Words evoke a vivid mental image of different things to different people. A name is particularly important when it comes to standing out in a crowd. Japan puts a lot of meaning into the names that are chosen for a person, because their name can define who they are and how they will be perceived by others. This article will provide an overview of Japanese names—including the cultural implications they carry, the meaning behind them, and how they’re structured—so that you can understand how they differ from other cultures and why they’re so meaningful.
The Meaning Behind Japanese Names
The meaning behind Japanese names is steeped in culture and tradition. Names are often chosen based on the kanji characters to which they can be written using it. These characters are taken from ancient Chinese and Japanese sources. They can either symbolize good qualities to be achieved, future aspirations, or simply express the beauty of the written language. Japanese parents take great care in choosing an appropriate name for their child, often consulting the kanji dictionary, or a naming specialist to make sure. It is often thought that the right name can be symbolic of the destiny of the child.
The Structure of Japanese Names
Unlike the Western tradition of a ‘first name’ and ‘surname’, Japanese names are structured differently. There are several types of Japanese names that are used today.
Uchi-Deshi (‘Inside’ Name): These names are unique to individual families and are used within the family. Usually passed down from generation to generation, it can be any kind of name, such as a derogative nickname or a respectful title.
Sōshirei (‘Lifetime Name’): This is the name given to the individual for the rest of their life, and is the most important of all Japanese names. This name is the one which will be seen on the person’s driver’s license, credit cards and other official documents. Generally, two Chinese characters comprising two syllables are used in the naming.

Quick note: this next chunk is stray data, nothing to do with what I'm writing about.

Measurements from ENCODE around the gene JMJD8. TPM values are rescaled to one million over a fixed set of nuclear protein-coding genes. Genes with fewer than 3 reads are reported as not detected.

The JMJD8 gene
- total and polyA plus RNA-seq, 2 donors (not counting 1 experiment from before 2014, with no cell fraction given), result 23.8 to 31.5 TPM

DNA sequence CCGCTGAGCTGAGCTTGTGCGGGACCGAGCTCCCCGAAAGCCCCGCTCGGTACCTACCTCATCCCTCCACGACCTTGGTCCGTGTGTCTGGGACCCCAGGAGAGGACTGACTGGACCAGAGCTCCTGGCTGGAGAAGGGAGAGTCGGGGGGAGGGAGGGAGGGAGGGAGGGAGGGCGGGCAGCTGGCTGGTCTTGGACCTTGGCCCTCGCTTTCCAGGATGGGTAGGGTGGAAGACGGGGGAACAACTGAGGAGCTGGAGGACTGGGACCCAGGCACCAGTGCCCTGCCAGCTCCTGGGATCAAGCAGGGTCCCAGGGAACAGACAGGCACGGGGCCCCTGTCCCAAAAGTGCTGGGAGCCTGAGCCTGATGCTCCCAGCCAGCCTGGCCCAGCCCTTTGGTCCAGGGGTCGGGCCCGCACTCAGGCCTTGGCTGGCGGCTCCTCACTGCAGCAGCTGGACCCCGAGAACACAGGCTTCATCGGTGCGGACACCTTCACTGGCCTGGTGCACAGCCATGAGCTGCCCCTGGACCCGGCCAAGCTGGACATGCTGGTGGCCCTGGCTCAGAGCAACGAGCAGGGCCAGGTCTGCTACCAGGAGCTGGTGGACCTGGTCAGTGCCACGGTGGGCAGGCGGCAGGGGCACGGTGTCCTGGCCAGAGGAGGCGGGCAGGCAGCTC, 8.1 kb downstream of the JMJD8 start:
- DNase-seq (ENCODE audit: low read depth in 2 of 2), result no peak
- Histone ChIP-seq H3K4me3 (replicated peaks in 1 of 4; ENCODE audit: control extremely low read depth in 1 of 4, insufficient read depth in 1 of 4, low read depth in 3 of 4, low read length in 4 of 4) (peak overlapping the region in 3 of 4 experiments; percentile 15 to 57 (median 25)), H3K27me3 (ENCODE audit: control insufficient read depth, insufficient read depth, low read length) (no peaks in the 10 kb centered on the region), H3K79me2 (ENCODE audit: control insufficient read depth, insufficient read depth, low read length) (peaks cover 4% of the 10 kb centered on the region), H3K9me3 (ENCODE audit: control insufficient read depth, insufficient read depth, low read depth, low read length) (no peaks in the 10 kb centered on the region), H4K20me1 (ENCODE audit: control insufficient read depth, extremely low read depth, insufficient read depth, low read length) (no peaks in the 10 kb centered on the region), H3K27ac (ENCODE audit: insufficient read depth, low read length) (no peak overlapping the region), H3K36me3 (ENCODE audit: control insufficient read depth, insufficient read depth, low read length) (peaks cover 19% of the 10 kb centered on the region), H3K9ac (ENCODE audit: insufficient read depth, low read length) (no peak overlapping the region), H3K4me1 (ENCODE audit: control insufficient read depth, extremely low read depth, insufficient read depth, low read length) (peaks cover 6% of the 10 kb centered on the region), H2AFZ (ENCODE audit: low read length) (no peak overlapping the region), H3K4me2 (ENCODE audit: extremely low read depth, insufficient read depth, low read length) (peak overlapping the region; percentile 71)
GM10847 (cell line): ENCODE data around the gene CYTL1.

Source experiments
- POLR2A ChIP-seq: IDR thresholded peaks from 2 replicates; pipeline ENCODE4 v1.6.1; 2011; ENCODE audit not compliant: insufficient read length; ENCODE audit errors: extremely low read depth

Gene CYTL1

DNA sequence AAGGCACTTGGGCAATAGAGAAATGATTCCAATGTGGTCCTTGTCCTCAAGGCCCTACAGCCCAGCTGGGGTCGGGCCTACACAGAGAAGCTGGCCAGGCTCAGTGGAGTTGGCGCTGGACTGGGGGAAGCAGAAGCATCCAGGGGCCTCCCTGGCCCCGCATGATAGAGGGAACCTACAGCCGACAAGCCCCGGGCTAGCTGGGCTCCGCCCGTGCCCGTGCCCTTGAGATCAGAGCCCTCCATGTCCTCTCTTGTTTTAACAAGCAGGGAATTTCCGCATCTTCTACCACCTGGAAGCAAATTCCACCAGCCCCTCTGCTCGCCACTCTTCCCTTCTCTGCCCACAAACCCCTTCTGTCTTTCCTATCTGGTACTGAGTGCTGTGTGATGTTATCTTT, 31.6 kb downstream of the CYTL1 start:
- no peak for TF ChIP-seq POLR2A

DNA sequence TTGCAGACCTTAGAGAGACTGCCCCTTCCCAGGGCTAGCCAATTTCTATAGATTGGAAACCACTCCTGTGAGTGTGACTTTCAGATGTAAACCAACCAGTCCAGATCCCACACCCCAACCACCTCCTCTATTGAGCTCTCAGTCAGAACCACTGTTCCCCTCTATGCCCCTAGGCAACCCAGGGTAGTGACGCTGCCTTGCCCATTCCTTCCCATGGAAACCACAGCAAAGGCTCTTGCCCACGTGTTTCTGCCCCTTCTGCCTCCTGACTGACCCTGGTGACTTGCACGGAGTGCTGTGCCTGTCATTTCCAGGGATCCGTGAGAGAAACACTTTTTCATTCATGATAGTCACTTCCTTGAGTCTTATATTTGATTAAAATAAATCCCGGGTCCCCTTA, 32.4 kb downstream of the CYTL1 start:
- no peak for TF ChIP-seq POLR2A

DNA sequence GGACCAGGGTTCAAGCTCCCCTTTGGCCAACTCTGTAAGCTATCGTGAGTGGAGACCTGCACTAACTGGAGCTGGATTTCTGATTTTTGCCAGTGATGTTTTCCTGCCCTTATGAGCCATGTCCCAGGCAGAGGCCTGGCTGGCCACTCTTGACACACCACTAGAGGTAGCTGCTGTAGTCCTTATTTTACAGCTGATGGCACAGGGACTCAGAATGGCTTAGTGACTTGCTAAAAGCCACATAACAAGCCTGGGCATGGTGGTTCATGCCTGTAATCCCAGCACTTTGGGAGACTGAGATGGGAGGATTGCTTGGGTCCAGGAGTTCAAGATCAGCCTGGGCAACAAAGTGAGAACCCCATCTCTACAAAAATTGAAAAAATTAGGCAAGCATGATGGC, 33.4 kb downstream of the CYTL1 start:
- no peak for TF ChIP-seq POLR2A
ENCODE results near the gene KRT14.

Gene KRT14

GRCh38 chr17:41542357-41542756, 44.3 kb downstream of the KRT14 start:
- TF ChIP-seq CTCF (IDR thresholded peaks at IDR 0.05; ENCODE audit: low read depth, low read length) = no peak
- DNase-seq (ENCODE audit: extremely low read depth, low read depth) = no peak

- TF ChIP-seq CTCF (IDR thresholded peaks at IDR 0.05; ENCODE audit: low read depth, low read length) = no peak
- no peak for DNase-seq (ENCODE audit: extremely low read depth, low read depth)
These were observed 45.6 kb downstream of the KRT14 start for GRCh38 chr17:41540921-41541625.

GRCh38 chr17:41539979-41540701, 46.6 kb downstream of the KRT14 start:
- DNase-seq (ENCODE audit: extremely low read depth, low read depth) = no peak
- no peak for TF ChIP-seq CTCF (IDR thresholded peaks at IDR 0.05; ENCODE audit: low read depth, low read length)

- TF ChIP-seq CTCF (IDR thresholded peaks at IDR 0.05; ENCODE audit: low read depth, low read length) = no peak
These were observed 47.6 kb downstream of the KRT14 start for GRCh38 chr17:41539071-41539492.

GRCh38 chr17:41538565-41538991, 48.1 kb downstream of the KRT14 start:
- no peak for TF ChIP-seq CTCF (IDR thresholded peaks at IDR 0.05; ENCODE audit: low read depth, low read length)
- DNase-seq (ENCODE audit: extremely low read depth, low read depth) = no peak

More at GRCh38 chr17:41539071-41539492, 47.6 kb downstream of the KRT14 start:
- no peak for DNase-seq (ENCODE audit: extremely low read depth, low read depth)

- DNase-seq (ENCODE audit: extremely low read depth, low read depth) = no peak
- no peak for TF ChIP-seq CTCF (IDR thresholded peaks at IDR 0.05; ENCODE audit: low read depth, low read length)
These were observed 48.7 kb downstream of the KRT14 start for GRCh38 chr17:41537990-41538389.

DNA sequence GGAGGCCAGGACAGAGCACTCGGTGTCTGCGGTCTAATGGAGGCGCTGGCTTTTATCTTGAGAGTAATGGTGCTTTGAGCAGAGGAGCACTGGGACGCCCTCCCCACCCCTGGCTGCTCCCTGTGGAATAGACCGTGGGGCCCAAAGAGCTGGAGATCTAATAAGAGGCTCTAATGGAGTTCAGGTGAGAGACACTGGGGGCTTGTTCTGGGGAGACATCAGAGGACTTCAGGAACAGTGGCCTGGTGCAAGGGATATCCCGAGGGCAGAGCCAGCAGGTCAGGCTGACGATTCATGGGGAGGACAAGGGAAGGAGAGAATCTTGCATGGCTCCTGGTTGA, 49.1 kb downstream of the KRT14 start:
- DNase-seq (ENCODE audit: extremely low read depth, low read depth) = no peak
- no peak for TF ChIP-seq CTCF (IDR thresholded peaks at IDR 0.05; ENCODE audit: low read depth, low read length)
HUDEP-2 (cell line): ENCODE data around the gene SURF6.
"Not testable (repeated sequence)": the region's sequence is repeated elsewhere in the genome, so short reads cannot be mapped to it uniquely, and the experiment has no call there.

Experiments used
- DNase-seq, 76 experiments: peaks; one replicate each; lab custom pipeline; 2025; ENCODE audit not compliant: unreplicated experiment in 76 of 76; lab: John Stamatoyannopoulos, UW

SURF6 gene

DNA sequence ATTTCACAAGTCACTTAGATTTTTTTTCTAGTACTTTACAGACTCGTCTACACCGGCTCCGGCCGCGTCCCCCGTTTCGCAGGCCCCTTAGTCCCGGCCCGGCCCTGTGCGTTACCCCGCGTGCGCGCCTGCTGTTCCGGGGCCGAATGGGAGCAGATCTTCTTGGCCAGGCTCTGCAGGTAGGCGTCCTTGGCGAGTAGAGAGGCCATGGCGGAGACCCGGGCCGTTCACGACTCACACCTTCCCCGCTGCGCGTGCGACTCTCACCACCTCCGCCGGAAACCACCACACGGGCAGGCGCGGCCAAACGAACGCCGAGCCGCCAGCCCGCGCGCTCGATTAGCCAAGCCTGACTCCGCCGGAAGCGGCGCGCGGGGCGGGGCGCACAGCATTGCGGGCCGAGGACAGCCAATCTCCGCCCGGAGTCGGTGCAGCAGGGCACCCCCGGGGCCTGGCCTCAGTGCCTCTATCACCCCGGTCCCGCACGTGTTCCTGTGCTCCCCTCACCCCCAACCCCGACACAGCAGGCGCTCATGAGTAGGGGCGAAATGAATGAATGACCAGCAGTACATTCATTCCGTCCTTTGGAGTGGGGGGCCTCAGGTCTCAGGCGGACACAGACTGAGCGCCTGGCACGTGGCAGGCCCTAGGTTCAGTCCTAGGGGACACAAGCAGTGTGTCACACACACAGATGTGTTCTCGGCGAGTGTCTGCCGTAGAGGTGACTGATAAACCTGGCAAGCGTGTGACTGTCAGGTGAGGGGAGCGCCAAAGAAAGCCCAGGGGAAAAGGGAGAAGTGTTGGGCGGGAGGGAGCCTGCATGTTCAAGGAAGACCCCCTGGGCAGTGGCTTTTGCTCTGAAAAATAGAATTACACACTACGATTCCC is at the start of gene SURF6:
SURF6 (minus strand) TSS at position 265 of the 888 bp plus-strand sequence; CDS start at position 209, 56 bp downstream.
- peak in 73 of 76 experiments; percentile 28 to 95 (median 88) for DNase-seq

Katsurei (‘Borrowed Name’): These are names taken from Buddhist scriptures or other religious texts.
Kazoku-mei (‘Family Name’): While not mandatory, the custom of having a family name is finding increasing popularity in the 21st century. Having a family name can help to preserve the identity of the extended family and can be used by any non-married members.
Honorific titles, or suffixes, are added to names to express respect and seniority. These honorifics can be attached to the end of any given name, regardless of whether it is a ‘first’ or ‘family’ name. The Japanese have an elaborate and complex system of honorifics.
San or ‘Mr’/’Ms’ is the most frequently seen honorific and is used among peers or equals.
Sama is the most formal honorific and is used to express the utmost respect towards someone who deserves it, such as a customer or respected individual. It is also recommended when speaking to multiple people.
The various honorifics also differ depending on the gender and age of the person. For example, -kun and -chan are often used with children and young adults, while -senpai and -sensei are used when referring to superiors in a professional setting.
Japanese names are inherently influenced by the country’s cultural and traditional values, as well as its written language kanji. It’s not just about picking a design, but it’s about conveying the inherent beauty of one’s name through the language. With the deep-rooted history and nuances that are intertwined in each name, it’s no wonder that much thought is put into the selection process. As the significance and complexity of Japanese names become better understood outside of Japan, they may gain more traction in other countries.